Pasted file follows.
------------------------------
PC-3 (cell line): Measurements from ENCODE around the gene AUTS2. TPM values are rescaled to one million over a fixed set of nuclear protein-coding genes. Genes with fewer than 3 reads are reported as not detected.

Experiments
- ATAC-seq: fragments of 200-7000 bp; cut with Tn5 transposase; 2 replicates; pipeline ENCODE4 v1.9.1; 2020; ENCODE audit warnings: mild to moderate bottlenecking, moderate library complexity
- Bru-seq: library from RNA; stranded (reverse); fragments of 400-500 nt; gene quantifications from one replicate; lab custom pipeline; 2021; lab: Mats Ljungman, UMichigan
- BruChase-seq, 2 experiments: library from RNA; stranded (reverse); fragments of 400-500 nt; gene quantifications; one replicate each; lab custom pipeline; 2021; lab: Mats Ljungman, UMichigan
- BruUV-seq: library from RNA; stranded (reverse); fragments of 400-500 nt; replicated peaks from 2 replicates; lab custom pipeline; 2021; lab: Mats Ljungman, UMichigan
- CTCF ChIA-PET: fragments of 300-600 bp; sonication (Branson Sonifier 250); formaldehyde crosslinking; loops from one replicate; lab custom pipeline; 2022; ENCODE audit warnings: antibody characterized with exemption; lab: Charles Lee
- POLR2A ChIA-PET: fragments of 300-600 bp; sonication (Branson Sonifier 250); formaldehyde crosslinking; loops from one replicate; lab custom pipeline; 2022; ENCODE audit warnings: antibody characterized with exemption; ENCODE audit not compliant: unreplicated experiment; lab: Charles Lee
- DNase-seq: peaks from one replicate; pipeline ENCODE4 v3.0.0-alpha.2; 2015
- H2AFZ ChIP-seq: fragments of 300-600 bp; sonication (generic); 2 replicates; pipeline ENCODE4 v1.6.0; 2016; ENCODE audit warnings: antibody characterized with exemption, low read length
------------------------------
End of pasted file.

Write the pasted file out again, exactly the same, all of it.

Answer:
PC-3 (cell line): Measurements from ENCODE around the gene AUTS2. TPM values are rescaled to one million over a fixed set of nuclear protein-coding genes. Genes with fewer than 3 reads are reported as not detected.

Experiments
- ATAC-seq: fragments of 200-7000 bp; cut with Tn5 transposase; 2 replicates; pipeline ENCODE4 v1.9.1; 2020; ENCODE audit warnings: mild to moderate bottlenecking, moderate library complexity
- Bru-seq: library from RNA; stranded (reverse); fragments of 400-500 nt; gene quantifications from one replicate; lab custom pipeline; 2021; lab: Mats Ljungman, UMichigan
- BruChase-seq, 2 experiments: library from RNA; stranded (reverse); fragments of 400-500 nt; gene quantifications; one replicate each; lab custom pipeline; 2021; lab: Mats Ljungman, UMichigan
- BruUV-seq: library from RNA; stranded (reverse); fragments of 400-500 nt; replicated peaks from 2 replicates; lab custom pipeline; 2021; lab: Mats Ljungman, UMichigan
- CTCF ChIA-PET: fragments of 300-600 bp; sonication (Branson Sonifier 250); formaldehyde crosslinking; loops from one replicate; lab custom pipeline; 2022; ENCODE audit warnings: antibody characterized with exemption; lab: Charles Lee
- POLR2A ChIA-PET: fragments of 300-600 bp; sonication (Branson Sonifier 250); formaldehyde crosslinking; loops from one replicate; lab custom pipeline; 2022; ENCODE audit warnings: antibody characterized with exemption; ENCODE audit not compliant: unreplicated experiment; lab: Charles Lee
- DNase-seq: peaks from one replicate; pipeline ENCODE4 v3.0.0-alpha.2; 2015
- H2AFZ ChIP-seq: fragments of 300-600 bp; sonication (generic); 2 replicates; pipeline ENCODE4 v1.6.0; 2016; ENCODE audit warnings: antibody characterized with exemption, low read length